More Possibilities
The tricurve relationships hold true for any large angle up to 180°, and for any ratio of the two smaller angles. Periodic tiling can be done with any angles, but for radial and more complex tiling the angles need to be divisors of 360°, usually multiples of 12° or 15°. The tricurve is best described with the arc angles in degrees (rather than the corner angles) in increasing value, such as the 30-60-90 above.

It also seems helpful to think in terms of corresponding ratios of the three arcs. In addition to the above ratio of 1:2:3, there is the simplest ratio of 1:1:2, and others such as 1:3:4 and 2:3:5. These ratios indicate how the tricurves will tile regardless of the actual angles used. The figures below show some families of tricurves.

For any large arc, the opposite corner angle—the supplement of the arc angle—will still be an agreeable angle for tiling. For a given large arc, the opposite corner angle—and its orientation—will be constant regardless of the proportions of the two small arcs.

The figures below show a small sampling of the wide variety of tricurve shapes, arc ratios and tiling options. Note an asymmetrical shape gives more tiling options than a symmetrical one.


If we focus on periodic tiling we can get some changes of direction, with interesting sub-patterns, as shown below.

Tricurves make attractive radial patterns or polar arrays, as shown below. Even on the first, basic level they are eye-catching stars or flowers with a twist. But from a tiling standpoint these are just the start, with open inside corners to fill. Note the open corners are bounded by arcs of the same length. While either of the small angle corners can be at center, with the larger angle at center each open corner has more arc length available and can accommodate more filling options.

Any of these can be expanded outward in a variety of ways, as shown for one core star below.

Adding Gaps or Other Shapes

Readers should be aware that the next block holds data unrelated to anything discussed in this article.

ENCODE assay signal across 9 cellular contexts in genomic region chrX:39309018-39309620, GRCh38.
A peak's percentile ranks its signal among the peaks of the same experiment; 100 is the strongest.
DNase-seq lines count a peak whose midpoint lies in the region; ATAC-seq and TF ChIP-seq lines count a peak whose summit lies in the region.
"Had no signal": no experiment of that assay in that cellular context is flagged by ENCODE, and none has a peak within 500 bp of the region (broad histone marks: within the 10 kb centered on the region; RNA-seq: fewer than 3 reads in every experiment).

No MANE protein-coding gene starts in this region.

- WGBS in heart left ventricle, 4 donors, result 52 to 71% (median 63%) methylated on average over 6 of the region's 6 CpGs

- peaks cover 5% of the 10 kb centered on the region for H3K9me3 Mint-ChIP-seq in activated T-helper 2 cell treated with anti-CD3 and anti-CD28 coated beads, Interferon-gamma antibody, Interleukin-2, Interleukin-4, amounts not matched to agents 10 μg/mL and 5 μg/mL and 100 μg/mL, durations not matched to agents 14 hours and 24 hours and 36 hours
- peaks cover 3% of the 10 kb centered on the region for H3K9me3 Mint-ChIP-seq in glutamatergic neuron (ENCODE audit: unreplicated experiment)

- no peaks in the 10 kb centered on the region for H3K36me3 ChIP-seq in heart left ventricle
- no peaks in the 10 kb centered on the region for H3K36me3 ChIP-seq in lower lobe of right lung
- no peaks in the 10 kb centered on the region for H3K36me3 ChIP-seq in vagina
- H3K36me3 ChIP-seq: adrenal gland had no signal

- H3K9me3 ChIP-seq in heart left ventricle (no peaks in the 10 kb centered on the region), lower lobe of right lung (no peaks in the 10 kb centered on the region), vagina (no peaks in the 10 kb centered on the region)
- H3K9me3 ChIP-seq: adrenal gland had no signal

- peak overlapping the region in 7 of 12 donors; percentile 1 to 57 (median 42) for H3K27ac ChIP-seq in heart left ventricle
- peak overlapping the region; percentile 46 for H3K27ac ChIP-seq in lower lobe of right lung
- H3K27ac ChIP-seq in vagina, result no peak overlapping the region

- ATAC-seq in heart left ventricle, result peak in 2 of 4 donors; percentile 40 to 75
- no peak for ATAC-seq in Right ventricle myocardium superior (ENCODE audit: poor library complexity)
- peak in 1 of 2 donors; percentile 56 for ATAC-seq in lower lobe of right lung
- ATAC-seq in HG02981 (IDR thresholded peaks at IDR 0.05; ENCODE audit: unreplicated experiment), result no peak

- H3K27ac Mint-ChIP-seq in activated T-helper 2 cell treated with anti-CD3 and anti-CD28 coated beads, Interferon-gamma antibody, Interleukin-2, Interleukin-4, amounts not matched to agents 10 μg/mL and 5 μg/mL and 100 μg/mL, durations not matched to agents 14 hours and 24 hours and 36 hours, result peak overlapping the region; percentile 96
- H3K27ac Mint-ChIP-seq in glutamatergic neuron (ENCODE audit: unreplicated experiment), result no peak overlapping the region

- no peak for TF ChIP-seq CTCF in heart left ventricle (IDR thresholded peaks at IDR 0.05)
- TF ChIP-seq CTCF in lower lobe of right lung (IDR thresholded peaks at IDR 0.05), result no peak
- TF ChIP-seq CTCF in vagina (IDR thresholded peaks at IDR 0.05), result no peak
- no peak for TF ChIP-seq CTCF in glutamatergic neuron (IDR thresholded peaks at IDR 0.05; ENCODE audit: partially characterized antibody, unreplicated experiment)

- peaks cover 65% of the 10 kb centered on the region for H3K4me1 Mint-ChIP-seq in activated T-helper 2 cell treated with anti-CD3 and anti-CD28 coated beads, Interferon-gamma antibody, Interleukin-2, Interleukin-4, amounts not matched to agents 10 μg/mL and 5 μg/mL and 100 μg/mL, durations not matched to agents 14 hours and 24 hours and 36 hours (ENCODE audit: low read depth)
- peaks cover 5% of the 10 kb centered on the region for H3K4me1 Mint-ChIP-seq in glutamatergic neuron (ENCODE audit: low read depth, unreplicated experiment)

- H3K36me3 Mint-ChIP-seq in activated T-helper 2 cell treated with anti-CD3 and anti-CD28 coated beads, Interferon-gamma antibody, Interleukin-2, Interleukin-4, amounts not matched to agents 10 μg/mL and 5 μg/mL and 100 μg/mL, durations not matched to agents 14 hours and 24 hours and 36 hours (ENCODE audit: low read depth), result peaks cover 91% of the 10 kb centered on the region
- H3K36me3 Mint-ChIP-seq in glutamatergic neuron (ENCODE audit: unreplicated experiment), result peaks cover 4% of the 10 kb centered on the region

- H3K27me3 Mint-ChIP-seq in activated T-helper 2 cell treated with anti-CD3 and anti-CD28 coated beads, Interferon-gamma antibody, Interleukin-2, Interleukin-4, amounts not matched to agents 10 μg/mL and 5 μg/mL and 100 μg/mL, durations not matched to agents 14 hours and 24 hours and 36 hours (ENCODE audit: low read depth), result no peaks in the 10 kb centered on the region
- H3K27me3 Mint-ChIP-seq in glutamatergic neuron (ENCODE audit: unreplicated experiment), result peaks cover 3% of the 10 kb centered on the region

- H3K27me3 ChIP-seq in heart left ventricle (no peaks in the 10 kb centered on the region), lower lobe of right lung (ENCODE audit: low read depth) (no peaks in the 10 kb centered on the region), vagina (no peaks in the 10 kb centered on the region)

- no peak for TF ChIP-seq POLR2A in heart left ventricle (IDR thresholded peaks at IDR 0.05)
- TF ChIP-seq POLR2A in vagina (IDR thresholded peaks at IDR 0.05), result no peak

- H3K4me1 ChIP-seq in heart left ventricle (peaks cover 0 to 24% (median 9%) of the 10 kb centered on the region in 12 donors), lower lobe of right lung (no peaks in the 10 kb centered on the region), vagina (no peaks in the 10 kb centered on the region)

The ease of fitting extends beyond one-shape tiling. If we treat two or more identical tricurves as a group, we can make patterns with these groups. The gaps between the groups are made up of (bordered by) the same arcs and the same or related angles. These gap shapes can be considered separate tiling shapes.
For instance, the patterns below use two adjoining tricurves treated as a single unit.

Some of the most intriguing patterns use stars or pinwheels, as shown in the examples below.

Some arrangements can be more freeform with a wide variety of space shapes, as shown below.

Going Further
Please try out and explore these ideas, and share what you find!

For background on tricurves, including properties of the shape itself, see National Curve Bank site and paper.
For more examples of tiling, see Paul Bourke’s site.
For a discussion of tiling with curve-sided shapes in general, see MathBlog post.
For a wooden tricurve puzzle, see Cherry Arbor Design.

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About the author

  • Tim Lexen

    Tim Lexen is a mechanical engineer with 38 years of experience in various areas of new product R&D. He pursues elegant design solutions, tinkering, and life-long learning. He has a wife, 6 children and 9 grandchildren. He lives in the small town of Cumberland, Wisconsin, USA.